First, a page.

The automotive sector remains the most popular field of study at vocational schools, but the automobile industry remains short of workers as most vacancies are in welding and automation, says the Office of the Vocational Education Commission (Ovec).
Surat Chanyeam, director of Ovec's Bureau of Cooperation, said the top five fields of study chosen by vocational students are automotive, electrical and electronics, automation, welding and construction.
Automotive students consist of almost 20% of the industrial field. The industrial field represents up to 60% of vocational students.
Meanwhile, accounting is the most popular field for commercial studies.
"Kids like cars because they see it everyday on the streets. But what the automobile industry really needs are welders and automation workers," said Mr Surat, adding that some students do not know this prior to choosing the field of study, so they choose auto mechanics instead and end up working in a garage.
The Federation of Thai Industries (FTI) and Ovec yesterday held a meeting for the business sector to talk with vocational schools to participate in the country's new "dual system", where admitted students will undertake on-the-job training at companies for two years.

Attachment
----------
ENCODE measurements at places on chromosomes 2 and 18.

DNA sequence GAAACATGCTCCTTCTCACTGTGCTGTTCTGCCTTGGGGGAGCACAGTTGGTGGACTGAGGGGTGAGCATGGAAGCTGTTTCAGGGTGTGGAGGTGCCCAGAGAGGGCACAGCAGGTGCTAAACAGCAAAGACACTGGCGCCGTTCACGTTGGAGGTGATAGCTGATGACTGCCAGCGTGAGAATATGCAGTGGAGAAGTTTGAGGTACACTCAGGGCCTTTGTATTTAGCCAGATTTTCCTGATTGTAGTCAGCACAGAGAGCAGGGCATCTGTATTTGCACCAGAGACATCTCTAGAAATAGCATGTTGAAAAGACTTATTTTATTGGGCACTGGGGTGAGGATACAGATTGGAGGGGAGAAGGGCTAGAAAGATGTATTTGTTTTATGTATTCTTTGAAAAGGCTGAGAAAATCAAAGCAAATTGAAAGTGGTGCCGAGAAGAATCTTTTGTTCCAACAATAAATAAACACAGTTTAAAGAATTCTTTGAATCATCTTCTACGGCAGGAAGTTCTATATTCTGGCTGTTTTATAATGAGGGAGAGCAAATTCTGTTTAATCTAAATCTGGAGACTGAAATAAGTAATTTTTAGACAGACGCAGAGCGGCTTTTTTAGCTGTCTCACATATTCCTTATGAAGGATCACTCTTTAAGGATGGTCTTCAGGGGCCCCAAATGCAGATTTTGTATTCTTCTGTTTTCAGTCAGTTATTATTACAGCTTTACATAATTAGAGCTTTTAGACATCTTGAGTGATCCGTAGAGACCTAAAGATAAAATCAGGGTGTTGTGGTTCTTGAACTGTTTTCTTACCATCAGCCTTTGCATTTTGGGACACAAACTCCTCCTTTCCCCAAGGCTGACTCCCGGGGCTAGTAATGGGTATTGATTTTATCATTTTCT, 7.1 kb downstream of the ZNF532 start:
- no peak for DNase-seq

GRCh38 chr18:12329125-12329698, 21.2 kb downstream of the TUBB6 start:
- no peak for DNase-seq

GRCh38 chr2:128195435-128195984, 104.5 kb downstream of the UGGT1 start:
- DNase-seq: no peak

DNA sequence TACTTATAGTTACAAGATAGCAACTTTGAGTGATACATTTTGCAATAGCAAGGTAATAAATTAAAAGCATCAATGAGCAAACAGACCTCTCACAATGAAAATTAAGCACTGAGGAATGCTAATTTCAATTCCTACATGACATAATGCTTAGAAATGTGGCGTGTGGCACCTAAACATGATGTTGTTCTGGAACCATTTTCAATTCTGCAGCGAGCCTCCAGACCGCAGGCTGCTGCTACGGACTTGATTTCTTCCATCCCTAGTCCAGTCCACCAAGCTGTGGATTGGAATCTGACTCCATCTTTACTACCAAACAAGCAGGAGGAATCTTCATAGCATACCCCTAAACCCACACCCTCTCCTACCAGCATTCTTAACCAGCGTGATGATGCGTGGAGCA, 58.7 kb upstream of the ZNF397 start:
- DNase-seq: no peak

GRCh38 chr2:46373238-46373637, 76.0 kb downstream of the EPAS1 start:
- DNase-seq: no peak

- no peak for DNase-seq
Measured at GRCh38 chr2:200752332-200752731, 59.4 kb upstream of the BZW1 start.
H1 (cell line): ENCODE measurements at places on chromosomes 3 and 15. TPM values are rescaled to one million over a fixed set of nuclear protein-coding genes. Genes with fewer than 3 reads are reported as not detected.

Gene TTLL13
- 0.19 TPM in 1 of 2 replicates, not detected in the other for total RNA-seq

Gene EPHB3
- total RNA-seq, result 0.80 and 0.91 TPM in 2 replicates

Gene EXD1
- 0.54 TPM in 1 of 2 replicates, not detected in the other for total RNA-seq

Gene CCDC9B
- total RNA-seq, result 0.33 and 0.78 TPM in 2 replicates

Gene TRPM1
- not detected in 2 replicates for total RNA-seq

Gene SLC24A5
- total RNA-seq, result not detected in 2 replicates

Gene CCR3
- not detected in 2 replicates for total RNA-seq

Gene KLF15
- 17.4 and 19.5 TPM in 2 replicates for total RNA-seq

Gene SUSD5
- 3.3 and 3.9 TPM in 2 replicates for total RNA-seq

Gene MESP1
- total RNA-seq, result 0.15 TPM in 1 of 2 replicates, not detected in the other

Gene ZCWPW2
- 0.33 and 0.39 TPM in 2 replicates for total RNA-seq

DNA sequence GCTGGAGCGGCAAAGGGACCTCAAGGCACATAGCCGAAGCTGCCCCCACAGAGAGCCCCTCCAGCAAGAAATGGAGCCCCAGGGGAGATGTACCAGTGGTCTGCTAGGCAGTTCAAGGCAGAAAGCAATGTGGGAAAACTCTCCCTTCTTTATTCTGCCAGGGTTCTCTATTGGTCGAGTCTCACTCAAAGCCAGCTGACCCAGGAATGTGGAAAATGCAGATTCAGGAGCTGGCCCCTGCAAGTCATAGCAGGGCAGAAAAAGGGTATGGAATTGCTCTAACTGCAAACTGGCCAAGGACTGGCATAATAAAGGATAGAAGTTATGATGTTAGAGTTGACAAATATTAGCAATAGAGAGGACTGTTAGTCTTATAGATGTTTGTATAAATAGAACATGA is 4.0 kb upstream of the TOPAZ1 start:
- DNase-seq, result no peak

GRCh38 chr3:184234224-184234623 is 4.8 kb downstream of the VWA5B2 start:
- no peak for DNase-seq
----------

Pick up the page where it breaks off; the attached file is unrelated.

Students will receive a salary of 9,000 baht a month.
Around 50 companies and 80 public vocational schools attended the event.
The move is in line with the government's plans to increase the proportion of vocational students in the overall student population to 60% from 40%.
"We want students to earn incomes while studying and also be able to get a job right after graduation," said Mr Surat.
The automotive industry currently has 600,000 workers, of whom 55% finished elementary school and 35% finished vocational school, while the rest have a bachelor's degree.
"There will definitely be problems in the future if we want to reach a production target of 3.5 million cars. What we could do is increase the labour force by 100,000 workers instead of 400,000 and create more labour with high skills," said FTI deputy secretary general Thavorn Chalassathien.
Mr Thavorn said he aims for 2,000 students to participate in the "dual system" next year, and 20,000 students by 2014.
Thailand has 416 public vocational institutes and another 400 private ones.
According to the Education Ministry, there are currently 400,000 vocational or technical students nationwide.
Mr Surat said the figure is falling by 5% each year as students choose to pursue a bachelor's degree instead.
About the author
- Writer: Nanchanok Wongsamuth
Position: News Reporter